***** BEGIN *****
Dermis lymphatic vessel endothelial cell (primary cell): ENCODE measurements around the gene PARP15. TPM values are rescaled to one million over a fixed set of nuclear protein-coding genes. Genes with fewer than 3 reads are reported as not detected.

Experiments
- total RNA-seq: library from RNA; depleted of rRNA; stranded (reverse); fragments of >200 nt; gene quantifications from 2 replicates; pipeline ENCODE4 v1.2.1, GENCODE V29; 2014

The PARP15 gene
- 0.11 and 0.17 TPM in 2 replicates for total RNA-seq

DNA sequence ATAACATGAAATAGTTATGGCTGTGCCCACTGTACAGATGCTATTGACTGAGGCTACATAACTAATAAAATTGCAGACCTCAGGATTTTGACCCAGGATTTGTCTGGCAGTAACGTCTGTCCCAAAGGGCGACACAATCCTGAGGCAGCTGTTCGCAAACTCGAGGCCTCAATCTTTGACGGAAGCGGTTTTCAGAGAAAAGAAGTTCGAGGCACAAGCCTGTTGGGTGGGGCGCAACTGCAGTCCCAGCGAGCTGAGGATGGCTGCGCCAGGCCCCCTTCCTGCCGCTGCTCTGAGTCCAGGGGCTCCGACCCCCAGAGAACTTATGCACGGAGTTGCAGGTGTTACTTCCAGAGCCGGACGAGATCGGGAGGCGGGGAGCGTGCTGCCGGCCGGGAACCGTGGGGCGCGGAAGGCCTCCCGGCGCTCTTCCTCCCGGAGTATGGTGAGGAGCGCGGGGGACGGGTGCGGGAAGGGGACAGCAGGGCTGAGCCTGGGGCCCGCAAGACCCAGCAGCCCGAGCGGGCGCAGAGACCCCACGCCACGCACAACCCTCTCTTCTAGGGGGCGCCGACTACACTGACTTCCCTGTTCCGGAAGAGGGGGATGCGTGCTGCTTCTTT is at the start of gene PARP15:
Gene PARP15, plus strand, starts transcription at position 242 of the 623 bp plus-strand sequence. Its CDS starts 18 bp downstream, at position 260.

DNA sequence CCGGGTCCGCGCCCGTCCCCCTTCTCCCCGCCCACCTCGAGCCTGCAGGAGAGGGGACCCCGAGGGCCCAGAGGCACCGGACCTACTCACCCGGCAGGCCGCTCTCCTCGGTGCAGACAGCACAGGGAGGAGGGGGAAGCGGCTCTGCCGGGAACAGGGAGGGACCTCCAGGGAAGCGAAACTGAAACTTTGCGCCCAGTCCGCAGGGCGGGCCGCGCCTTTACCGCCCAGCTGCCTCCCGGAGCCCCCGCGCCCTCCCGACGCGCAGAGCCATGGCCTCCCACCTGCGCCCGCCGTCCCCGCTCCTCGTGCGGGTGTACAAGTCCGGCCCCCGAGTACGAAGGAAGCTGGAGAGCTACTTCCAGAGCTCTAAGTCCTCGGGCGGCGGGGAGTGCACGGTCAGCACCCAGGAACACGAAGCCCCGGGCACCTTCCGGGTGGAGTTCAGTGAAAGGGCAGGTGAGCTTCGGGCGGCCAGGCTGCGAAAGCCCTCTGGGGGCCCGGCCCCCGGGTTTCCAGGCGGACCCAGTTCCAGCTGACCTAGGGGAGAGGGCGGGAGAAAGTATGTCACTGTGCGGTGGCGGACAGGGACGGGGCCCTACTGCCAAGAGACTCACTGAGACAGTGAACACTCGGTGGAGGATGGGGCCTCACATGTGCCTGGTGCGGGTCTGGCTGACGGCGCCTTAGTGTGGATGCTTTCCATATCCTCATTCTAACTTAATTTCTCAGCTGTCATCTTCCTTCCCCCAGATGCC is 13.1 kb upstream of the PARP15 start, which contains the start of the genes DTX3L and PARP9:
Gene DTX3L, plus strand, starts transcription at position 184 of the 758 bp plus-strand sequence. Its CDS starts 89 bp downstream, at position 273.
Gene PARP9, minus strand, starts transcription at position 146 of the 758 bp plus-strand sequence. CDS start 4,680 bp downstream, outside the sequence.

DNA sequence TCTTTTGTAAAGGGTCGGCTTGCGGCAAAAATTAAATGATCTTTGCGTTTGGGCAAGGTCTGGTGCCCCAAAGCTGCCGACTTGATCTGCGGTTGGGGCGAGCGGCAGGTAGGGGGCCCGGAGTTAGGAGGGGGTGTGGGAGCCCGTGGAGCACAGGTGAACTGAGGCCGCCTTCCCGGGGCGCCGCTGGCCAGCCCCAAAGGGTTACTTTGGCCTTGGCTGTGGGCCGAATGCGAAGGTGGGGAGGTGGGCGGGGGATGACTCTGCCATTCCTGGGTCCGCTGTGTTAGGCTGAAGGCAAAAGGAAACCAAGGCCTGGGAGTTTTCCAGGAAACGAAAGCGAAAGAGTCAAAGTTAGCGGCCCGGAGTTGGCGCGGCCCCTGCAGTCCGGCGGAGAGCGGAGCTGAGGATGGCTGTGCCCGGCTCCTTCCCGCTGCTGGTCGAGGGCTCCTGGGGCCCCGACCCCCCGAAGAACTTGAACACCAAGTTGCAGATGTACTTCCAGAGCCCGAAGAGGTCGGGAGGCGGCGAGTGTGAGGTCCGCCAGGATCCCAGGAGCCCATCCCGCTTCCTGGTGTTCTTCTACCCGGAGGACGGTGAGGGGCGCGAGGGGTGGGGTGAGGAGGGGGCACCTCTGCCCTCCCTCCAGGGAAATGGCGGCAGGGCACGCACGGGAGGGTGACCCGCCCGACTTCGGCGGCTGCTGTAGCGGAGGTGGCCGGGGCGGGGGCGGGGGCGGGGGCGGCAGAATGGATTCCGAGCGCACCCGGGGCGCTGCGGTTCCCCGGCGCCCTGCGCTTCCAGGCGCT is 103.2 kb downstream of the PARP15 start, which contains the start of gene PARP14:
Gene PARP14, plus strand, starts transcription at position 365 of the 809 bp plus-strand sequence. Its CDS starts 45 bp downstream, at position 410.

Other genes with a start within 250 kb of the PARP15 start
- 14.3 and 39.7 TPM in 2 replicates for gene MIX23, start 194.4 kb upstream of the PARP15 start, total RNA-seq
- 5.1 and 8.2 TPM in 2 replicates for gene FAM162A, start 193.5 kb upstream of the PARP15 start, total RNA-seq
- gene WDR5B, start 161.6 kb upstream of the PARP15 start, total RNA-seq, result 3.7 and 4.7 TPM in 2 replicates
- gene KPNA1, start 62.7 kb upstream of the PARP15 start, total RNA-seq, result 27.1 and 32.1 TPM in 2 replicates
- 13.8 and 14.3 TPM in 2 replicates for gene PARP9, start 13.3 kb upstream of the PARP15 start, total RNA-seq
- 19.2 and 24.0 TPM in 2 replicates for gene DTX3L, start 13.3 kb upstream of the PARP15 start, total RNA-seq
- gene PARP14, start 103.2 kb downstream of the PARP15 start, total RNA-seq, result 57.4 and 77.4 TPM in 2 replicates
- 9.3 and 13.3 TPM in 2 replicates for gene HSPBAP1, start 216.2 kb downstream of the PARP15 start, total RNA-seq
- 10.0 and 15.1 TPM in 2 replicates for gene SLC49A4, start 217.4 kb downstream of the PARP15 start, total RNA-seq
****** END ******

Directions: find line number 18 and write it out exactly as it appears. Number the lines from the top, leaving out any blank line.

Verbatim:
- 13.8 and 14.3 TPM in 2 replicates for gene PARP9, start 13.3 kb upstream of the PARP15 start, total RNA-seq